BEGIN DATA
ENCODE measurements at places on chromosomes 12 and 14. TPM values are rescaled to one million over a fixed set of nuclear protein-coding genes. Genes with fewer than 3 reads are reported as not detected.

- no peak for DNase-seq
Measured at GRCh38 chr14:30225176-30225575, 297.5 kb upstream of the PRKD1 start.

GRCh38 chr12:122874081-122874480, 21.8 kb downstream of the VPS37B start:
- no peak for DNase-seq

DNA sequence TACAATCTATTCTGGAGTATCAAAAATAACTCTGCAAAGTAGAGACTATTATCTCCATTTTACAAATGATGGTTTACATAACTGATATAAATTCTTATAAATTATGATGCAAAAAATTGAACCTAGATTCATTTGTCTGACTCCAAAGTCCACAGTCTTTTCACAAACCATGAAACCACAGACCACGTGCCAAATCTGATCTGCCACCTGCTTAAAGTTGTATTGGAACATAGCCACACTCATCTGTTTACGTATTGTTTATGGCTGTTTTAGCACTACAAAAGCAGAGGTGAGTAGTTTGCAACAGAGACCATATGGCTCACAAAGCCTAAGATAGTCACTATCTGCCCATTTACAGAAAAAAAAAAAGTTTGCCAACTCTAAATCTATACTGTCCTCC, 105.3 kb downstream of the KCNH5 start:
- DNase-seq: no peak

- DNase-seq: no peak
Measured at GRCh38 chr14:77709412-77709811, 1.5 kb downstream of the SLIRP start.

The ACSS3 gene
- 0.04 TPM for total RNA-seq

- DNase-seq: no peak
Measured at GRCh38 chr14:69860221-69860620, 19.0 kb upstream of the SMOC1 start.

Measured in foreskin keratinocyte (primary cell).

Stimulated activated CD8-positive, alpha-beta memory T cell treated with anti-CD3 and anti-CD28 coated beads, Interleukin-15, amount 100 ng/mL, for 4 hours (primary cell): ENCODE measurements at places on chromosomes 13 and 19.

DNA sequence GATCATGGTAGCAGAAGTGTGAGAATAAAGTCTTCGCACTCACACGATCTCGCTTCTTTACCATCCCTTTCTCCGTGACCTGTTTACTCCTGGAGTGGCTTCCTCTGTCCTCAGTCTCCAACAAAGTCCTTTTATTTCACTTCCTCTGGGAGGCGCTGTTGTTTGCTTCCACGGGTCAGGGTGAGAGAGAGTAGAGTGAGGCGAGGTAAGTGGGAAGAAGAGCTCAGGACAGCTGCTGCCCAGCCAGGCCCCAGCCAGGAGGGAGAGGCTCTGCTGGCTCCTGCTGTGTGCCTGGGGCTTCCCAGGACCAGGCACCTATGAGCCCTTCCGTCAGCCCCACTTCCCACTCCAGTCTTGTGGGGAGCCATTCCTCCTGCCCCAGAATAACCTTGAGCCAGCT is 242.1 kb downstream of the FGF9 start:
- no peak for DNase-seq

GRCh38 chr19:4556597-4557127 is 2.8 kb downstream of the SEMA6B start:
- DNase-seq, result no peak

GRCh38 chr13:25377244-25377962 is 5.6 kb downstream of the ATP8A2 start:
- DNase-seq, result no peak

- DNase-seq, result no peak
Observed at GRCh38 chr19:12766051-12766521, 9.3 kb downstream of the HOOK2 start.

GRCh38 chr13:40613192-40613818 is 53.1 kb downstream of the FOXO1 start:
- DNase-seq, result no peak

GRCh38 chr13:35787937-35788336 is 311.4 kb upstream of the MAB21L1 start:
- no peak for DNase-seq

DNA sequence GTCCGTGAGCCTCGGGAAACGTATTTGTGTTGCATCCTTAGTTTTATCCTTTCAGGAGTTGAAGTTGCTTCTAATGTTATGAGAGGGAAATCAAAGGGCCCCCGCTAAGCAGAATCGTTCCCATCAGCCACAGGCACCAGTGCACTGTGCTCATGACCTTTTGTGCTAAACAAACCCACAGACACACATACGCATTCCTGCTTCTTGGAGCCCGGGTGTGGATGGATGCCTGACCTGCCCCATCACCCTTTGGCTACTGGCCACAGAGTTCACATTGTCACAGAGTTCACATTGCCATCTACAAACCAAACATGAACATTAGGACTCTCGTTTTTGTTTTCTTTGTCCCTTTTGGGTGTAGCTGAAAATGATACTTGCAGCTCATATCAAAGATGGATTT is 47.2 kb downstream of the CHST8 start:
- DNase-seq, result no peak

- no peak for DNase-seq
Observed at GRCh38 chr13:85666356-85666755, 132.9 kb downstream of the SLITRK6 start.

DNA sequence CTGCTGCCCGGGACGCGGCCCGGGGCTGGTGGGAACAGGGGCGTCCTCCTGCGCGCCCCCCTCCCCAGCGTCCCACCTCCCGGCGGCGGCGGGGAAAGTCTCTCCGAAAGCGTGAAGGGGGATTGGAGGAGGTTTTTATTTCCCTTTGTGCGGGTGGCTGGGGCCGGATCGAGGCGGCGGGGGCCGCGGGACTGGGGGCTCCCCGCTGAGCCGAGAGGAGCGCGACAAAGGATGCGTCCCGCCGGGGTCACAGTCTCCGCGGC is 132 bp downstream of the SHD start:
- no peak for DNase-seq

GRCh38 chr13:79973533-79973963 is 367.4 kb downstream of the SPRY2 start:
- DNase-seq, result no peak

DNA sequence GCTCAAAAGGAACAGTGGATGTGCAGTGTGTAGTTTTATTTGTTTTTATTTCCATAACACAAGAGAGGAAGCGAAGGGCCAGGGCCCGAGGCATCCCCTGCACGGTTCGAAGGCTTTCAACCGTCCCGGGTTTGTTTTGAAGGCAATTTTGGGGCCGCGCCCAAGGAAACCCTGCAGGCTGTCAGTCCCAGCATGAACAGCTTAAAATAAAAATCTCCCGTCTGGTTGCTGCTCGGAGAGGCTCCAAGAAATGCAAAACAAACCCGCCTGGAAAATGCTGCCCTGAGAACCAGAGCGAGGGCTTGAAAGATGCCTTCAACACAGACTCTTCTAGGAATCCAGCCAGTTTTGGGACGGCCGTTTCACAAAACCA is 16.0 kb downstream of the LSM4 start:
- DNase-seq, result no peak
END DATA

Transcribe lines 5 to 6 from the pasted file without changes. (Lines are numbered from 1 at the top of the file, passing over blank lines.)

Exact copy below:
- no peak for DNase-seq

DNA sequence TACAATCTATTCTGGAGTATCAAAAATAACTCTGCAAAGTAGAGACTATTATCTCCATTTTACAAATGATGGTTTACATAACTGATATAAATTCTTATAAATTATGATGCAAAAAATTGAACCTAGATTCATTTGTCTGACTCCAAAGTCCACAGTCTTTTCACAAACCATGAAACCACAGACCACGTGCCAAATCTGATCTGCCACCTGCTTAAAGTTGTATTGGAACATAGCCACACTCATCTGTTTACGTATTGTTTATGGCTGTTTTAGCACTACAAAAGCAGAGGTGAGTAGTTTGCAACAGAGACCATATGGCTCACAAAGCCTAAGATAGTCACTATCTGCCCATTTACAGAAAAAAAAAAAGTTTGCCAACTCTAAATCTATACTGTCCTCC, 105.3 kb downstream of the KCNH5 start: